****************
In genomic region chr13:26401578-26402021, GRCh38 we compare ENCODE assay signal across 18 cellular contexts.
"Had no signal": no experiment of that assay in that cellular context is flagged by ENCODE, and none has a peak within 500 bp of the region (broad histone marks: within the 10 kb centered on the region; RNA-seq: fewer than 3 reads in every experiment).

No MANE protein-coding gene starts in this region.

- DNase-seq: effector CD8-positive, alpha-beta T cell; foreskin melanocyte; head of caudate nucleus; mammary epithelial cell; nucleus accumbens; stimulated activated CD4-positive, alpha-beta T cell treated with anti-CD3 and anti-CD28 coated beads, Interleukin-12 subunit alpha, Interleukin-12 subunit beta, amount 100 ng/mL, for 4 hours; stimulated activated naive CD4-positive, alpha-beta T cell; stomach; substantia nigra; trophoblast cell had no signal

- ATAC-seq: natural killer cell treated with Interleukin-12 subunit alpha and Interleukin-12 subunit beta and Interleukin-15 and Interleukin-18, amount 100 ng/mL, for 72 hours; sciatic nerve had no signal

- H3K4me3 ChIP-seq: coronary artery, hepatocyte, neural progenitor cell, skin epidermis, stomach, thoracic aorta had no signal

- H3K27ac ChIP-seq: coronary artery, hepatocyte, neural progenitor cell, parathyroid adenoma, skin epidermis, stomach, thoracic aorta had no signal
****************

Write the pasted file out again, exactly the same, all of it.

In genomic region chr13:26401578-26402021, GRCh38 we compare ENCODE assay signal across 18 cellular contexts.
"Had no signal": no experiment of that assay in that cellular context is flagged by ENCODE, and none has a peak within 500 bp of the region (broad histone marks: within the 10 kb centered on the region; RNA-seq: fewer than 3 reads in every experiment).

No MANE protein-coding gene starts in this region.

- DNase-seq: effector CD8-positive, alpha-beta T cell; foreskin melanocyte; head of caudate nucleus; mammary epithelial cell; nucleus accumbens; stimulated activated CD4-positive, alpha-beta T cell treated with anti-CD3 and anti-CD28 coated beads, Interleukin-12 subunit alpha, Interleukin-12 subunit beta, amount 100 ng/mL, for 4 hours; stimulated activated naive CD4-positive, alpha-beta T cell; stomach; substantia nigra; trophoblast cell had no signal

- ATAC-seq: natural killer cell treated with Interleukin-12 subunit alpha and Interleukin-12 subunit beta and Interleukin-15 and Interleukin-18, amount 100 ng/mL, for 72 hours; sciatic nerve had no signal

- H3K4me3 ChIP-seq: coronary artery, hepatocyte, neural progenitor cell, skin epidermis, stomach, thoracic aorta had no signal

- H3K27ac ChIP-seq: coronary artery, hepatocyte, neural progenitor cell, parathyroid adenoma, skin epidermis, stomach, thoracic aorta had no signal